Robots attack Denver! Top 10 androids that would really spell trouble for downtown

Yesterday, an 8-inch toy robot stuck to a pillar near Coors Field triggered hours of havoc downtown, culminating in the Denver bomb squad detonating the innocuous figurine in a hullabaloo of wondrous proportions. Wondrous, but also completely unnecessary. Clearly the little bugger wasn't out to get anybody, and even if he was, what was he going to do? Mechanically bite off our kneecaps?

Now, there are robots that would have warranted such turmoil -- and more. Here are the top 10 androids and robots that, if they popped up downtown, would warrant a massive military response:

Basil Not only does this robot really exist, but he's based right here in Denver. Basil is the techno-brainchild of husband and wife roboticists Jim and Louise Gunderson, owners for the local robot lab Gamma Two, Inc. And here's why he's scary. The Gundersons have figured out how to make this sucker actually process real-world information like a human -- which means he can problem solve, he can learn... and sooner or later he'll be smart enough to realize this whole human race thing is well past its prime and needs to be eliminated. He may look like a roaming end table, but that's how he'll get you. One day you'll be resting your Heineken on him, the next he'll use his cute bowtie to strangle the life out of you. Any of the GoBots Forget the Transformers. After what Michael Bay has done to them, they're nothing more than impotent jumbles of metallic machismo that clang around and spout horrible lines of dialogue. No, the real toy line to be worried about are the GoBots, the Transformers knock-off line Tonka introduced in the 1980s. These poor schmucks have long been the ugly kid brothers of the robot world, and saddled with god-awful names like Screw Head, Dumper, Grungy and Baron Von Joy, they're clearly ready for retribution using whatever poorly-made plastic weapons their sweatshop manufacturers provided for them. A robot mime Sure, he may start off as still as a statue, but sooner or later he's gonna move really quickly and make you poop your pants.

The Gunslinger from Westworld Not only is he a gunslinging robot that has gone bat-shit crazy, and not only has the robot taken the bad-ass form of 1970s-era Yul Brynner, but considering the movie he's from has more or less the same name as, ahem, a certain Denver-area alternative newsweekly, he'd likely be wearing nearly impenetrable body armor comprised of two layers of glossy-magazine cover and page after page of marijuana ads.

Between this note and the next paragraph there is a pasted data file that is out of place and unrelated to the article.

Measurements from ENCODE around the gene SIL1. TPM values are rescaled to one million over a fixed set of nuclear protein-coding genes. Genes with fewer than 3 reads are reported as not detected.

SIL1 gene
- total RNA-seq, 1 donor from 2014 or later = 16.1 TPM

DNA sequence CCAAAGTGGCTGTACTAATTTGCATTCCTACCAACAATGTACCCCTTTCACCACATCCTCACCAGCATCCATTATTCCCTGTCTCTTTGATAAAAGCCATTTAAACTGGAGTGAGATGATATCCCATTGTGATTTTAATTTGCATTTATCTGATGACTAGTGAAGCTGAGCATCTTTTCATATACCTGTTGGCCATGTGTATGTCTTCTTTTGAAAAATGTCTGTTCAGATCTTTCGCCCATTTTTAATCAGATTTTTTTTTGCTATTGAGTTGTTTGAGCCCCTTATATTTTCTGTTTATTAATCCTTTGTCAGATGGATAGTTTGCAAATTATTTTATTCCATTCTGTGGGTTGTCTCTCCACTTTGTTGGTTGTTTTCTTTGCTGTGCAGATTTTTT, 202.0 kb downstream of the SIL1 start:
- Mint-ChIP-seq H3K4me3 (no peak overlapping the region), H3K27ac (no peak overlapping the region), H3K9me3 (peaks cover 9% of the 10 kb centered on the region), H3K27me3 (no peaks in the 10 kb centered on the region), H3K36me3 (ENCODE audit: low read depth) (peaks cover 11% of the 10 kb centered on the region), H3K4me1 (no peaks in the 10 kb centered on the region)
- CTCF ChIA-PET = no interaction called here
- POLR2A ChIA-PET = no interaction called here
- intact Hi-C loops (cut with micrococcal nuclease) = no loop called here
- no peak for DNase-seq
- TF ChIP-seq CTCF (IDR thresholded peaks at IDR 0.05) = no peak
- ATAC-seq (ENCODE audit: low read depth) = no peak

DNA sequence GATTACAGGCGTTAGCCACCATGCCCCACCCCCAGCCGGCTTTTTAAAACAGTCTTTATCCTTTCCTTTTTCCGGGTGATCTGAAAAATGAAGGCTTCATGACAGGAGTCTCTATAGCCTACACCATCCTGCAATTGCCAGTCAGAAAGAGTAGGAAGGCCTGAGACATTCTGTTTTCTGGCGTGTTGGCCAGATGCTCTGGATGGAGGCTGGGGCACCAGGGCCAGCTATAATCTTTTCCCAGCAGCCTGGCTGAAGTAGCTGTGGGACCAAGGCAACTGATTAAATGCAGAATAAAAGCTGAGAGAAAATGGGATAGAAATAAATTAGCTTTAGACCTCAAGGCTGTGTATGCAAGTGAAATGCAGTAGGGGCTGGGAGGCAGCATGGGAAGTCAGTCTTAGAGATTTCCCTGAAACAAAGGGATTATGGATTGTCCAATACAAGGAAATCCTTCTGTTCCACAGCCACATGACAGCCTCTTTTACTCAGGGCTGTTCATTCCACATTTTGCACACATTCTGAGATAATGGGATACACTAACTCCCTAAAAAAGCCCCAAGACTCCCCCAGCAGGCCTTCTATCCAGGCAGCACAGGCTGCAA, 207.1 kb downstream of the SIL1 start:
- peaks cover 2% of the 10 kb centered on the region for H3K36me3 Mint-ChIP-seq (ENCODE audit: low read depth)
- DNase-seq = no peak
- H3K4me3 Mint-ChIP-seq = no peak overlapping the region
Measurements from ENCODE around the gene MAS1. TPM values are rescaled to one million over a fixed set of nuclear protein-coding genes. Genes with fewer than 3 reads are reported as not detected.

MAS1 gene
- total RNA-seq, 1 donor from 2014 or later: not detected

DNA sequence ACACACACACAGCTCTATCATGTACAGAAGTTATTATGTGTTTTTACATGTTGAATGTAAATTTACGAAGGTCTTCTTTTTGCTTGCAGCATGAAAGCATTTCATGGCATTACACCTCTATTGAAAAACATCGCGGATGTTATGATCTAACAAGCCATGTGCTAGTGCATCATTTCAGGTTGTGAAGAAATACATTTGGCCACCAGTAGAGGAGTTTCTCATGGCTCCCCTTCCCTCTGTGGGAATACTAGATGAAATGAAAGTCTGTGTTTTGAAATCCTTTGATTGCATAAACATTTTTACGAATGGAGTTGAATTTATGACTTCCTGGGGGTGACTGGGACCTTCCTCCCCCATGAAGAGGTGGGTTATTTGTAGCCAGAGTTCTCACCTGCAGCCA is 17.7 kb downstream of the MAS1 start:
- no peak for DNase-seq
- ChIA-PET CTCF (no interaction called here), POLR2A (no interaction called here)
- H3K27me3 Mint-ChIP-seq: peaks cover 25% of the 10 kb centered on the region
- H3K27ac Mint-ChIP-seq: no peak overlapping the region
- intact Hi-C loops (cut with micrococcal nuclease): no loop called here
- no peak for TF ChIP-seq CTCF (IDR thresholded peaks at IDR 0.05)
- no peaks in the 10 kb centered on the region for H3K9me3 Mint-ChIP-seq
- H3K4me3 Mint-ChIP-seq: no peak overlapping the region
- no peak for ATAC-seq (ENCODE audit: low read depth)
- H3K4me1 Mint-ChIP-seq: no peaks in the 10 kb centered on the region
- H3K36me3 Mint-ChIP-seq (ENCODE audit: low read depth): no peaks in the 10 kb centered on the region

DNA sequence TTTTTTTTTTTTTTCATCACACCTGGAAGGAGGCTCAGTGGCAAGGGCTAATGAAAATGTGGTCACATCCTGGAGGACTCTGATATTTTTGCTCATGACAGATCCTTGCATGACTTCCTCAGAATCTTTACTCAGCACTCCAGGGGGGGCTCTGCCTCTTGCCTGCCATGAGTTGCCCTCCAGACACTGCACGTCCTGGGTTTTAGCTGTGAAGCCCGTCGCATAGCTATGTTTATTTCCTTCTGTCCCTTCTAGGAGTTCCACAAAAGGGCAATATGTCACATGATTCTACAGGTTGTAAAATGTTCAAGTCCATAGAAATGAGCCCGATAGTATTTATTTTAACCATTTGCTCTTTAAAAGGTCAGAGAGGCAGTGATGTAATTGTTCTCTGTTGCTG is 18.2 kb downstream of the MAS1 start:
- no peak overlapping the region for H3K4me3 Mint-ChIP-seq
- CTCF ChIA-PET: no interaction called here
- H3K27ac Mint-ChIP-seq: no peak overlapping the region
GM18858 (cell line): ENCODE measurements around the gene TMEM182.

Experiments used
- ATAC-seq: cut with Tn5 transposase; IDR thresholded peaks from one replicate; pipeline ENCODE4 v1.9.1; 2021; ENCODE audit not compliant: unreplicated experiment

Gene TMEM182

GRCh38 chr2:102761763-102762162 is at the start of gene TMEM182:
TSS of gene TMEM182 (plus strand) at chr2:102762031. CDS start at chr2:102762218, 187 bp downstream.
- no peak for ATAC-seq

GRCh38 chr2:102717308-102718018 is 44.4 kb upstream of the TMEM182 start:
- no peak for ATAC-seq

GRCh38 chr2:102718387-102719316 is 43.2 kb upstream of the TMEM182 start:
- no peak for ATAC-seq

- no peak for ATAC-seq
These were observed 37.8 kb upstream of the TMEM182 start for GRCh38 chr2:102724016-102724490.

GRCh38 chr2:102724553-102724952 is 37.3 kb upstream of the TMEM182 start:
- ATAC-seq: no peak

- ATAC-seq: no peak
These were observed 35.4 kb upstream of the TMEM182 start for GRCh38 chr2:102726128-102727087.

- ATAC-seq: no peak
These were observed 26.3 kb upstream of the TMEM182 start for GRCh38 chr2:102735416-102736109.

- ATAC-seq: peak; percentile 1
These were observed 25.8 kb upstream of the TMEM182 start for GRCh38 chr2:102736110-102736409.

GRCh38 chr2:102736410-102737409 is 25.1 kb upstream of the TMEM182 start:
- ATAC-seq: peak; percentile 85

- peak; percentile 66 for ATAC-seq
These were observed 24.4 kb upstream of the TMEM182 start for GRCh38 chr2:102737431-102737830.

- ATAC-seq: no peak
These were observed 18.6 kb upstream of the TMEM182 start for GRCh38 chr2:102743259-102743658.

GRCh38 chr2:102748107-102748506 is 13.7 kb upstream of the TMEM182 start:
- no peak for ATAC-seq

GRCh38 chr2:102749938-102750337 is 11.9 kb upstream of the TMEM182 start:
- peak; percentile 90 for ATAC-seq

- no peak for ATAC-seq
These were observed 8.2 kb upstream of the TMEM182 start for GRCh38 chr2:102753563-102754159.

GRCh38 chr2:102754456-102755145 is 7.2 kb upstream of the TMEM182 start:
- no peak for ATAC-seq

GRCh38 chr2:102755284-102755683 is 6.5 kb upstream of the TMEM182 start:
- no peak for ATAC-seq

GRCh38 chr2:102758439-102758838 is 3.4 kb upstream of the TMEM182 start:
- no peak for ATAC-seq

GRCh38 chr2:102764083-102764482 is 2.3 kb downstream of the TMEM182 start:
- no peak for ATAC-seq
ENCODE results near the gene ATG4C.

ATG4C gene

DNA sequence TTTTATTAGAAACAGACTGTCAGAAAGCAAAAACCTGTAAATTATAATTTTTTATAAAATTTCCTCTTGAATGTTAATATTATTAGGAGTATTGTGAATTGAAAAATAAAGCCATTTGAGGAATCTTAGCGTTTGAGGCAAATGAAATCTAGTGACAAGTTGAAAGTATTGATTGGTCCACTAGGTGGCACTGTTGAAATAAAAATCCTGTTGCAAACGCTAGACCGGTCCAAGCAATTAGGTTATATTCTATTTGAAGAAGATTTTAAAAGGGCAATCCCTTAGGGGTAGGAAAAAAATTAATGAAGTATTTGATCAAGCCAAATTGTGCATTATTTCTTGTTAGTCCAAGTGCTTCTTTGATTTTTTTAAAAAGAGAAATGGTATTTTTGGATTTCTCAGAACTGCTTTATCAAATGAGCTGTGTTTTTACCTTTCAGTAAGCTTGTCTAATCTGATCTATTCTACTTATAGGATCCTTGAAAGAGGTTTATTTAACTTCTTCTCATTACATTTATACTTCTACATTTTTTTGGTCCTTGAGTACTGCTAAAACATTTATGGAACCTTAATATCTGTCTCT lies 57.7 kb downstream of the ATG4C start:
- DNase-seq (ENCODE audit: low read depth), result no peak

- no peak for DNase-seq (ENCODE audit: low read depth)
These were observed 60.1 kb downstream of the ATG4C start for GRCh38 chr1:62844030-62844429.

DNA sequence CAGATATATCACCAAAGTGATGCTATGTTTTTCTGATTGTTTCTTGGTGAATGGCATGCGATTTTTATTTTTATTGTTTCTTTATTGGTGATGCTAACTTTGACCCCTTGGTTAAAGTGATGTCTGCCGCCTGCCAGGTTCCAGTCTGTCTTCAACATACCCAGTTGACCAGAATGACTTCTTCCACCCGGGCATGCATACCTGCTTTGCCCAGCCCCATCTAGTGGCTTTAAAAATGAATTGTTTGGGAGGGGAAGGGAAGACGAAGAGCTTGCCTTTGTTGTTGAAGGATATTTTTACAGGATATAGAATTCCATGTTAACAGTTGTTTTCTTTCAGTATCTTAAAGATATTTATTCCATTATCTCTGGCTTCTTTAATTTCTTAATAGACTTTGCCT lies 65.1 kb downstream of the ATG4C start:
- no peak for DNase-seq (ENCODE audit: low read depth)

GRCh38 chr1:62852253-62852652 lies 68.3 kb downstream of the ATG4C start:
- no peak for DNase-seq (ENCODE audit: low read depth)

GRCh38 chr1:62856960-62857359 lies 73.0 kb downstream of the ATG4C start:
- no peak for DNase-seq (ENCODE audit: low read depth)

A hipster dressed as a robot We'd explain why, but it's a really obscure reason and you probably wouldn't get it.

Johnny 5 from Short Circuit We're less worried about this robot showing up than we are about him being accompanied by his humanoid sidekick Steve Guttenberg. That dude is scary.

Nintendo R.O.B. Long ago banished to the dusty basement rumpus rooms of our youth, these deceptively cute robots, packed with the 1985 Nintendo Entertainment System, are surely biding their time to wreak 8-bit death and destruction on the populace. After all, the red-eyed monstrosities used gyroscopes, and as we know from Segways, gyroscopes will kill you. Anyone using an Android phone Let's face it: It's time to put all those wannabe iPhone users out of their misery.

Cadet Larvell Jones doing his robot sound effects from Police Academy Come on, listen to those realistic bloops and beeps! That guy just has to be a robot! Oh wait, now he's a hissing tire... now he's a neighing horse... and now he's a horny dolphin! Oh Michael Winslow, you so crazy!

Plus, he'd probably bring along Steve Guttenberg. That dude is scary.

Maximilian from the Black Hole Disney's blood-red hell-beast has long left us scared speechless. We have to let former Westword food critic and long-time robotophobe Jason Sheehan weigh in on this one for us:

Max has the special distinction of being the first character in a Disney movie ever to eviscerate another character on-screen when he killed Anthony Perkins's Dr. Alex Durant with those spinning food-processor blades he had instead of hands.

Oh, and did I mention that he was also Satan? Yeah, the Satan. Because when the Cygnus went into the titular black hole, viewers (including yet again, a young and impressionable me) were treated to a very non-Disney vision of hell with Maximilian lording over all the fire and brimstone and the crippled Dr. Reinhardt (who'd been crushed by a falling television screen, of all things) trapped forever inside his armored shell with just his eyes staring out madly from Max's eye-slit.

This movie fucked me up for years after seeing it, and still can even now that I am a fully grown man, deeply involved in the fight against evil robots myself. Seriously, there were years when I couldn't bring myself to go into the arboretum in Niagara Falls during my family's annual winter sojourn simply because it reminded me too much of the greenhouse section of the Cygnus. And one year (cruelty upon cruelty...) my folks bought me a bunch of (undoubtedly remaindered) Black Hole action figures for Christmas, including one of Maximilian. Seriously? Who buys a kid a toy of the one thing in the world that scared him more than anything? The very first thing I did with my Maximilian toy was take it out in the driveway and try to smash it with a rock, which, of course, was pointless, because Max was indestructible, so I had to content myself with throwing him into the sewer and telling my mom that I'd just lost it.

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Joel Warner is a former staff writer for Westword and International Business Times. He's also written for WIRED, Men's Journal, Men's Health, Bloomberg Businessweek, Popular Science, Slate, Grantland and many other publications. He's co-author of the 2014 book The Humor Code: A Global Search for What Makes Things Funny, published by Simon & Schuster.
Contact: Joel Warner